(5.5)
Since \(\mu _*\) and \(\tilde{c}\) bring dependence on \(\sup _{B(w,4 \tilde{r})\cap \Omega } u, r_e\) and \(\Vert \nabla p\Vert _{L^\infty }, p^{-}, p^{+}, n\), we conclude that \(c\) depends on the same set of parameters. By increasing \(M\) if necessary, we also see that \(c\) is increasing in \(\sup _{B(w,4 \tilde{r})\cap \Omega } u\), and thus, inequality (5.5) completes the proof of Lemma 5.3. \(\square \)

We are now in a position to state and prove the main result of the paper.

Theorem 5.4

(Boundary Harnack inequality) Let \(\Omega \subset {\mathbb {R}}^n\) be a domain satisfying the ball condition with radius \(r_b\). Let \(w \in \partial \Omega \), \(0 < r < r_b\) and let \(p\) be a bounded Lipschitz continuous variable exponent. Assume that \(u\) and \(v\) are positive \({p(\cdot )}\)-harmonic functions in \(\Omega \cap B(w, r)\), satisfying \(u = 0 = v\) on \(\partial \Omega \cap B(w,r)\). Then, there exist constants \(c\), \(C\) and \(\tilde{c}\) such that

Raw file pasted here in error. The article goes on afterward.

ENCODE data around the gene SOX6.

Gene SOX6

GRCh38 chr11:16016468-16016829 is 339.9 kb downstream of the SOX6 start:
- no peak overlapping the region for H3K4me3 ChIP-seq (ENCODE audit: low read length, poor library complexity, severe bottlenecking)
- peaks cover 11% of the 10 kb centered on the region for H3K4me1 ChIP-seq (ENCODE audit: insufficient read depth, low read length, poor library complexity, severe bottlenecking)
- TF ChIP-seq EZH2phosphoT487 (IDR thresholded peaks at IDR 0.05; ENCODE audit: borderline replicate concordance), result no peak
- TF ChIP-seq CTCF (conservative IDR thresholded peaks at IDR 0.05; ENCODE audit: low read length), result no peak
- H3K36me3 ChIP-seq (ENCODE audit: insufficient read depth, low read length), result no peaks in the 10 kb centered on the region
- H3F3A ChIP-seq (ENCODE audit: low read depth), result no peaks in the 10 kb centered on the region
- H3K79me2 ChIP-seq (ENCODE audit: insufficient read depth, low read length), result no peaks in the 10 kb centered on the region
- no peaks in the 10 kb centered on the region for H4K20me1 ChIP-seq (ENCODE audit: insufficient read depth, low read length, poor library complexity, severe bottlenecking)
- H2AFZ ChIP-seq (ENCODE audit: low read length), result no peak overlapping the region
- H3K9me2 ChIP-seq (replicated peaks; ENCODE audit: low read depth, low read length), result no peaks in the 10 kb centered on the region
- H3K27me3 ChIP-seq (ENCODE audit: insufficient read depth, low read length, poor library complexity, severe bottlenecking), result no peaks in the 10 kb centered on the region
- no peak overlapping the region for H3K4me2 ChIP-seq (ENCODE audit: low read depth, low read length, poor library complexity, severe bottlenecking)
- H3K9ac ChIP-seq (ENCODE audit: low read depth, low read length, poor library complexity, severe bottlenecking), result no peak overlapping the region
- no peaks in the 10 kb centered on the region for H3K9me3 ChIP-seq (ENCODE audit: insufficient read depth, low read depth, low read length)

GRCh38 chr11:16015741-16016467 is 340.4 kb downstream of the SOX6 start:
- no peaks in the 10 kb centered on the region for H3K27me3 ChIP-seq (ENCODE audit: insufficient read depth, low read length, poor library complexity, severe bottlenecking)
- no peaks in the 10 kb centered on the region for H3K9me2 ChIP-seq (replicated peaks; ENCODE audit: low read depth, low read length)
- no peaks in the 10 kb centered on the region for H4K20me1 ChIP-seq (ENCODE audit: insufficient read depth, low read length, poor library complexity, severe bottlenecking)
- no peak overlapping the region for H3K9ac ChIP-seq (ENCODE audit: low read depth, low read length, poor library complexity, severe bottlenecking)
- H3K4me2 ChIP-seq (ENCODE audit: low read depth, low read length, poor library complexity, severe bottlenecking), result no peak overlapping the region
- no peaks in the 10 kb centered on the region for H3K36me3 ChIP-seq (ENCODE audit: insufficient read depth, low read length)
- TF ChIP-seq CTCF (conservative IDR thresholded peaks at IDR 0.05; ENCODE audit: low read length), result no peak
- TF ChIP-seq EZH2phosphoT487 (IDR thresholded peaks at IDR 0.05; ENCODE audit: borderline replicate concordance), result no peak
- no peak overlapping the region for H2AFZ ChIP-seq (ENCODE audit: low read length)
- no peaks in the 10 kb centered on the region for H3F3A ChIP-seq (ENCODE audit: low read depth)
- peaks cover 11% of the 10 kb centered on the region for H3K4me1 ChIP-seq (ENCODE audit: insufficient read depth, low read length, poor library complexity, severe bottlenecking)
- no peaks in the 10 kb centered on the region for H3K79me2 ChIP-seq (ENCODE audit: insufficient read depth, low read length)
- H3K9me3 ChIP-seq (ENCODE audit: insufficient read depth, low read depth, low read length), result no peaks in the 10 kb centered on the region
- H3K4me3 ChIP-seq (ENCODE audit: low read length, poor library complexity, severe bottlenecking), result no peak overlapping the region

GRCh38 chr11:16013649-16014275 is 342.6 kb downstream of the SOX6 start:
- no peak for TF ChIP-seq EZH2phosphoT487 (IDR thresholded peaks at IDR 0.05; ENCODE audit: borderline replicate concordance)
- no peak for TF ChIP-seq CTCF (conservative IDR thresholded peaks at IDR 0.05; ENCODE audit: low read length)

$$\begin{aligned} (i)\quad \frac{1}{c} \frac{d(x, \partial \Omega )}{r} \le u(x) \le c \frac{d(x, \partial \Omega )}{r}, \quad (ii) \quad \frac{1}{C} \le \frac{u(x)}{v(x)} \le C \quad \text {for} \quad x \in \Omega \cap B(w, r/\tilde{c}). \end{aligned}$$
The constant \(\tilde{c}\) depends on \(r_b\) and \(p^-, ||\nabla p||_{L^{\infty }}\), constant \(c\) depends on \(n, p^+, p^-, ||\nabla p||_{L^{\infty }}\), \(\sup _{B(w, r)\cap \Omega } u, u(A_{2\tilde{r}}(w))\) and \(r_b\), while \(C\) depends on the same parameters as \(c\) and also on \(v(A_{2\tilde{r}}(w))\) and \(\sup _{B(w, r)\cap \Omega } v\). Moreover, \(c\) and \(C\) are increasing in \(\sup _{\Omega \cap B(w,r)} u\), \(\sup _{\Omega \cap B(w,r)} v\) and decreasing in \(u(A_{2\tilde{r}}(w))\), \(v(A_{2\tilde{r}}(w))\).

Proof

(Proof of Theorem 5.4) We observe that \(\sup _{B(w,4 \tilde{r})\cap \Omega } u\) in Lemma 5.3 can be replaced by \(\sup _{B(w, r)\cap \Omega } u\). Then, Lemma 5.1 and Lemma 5.3 immediately imply the assertion of the theorem. \(\square \)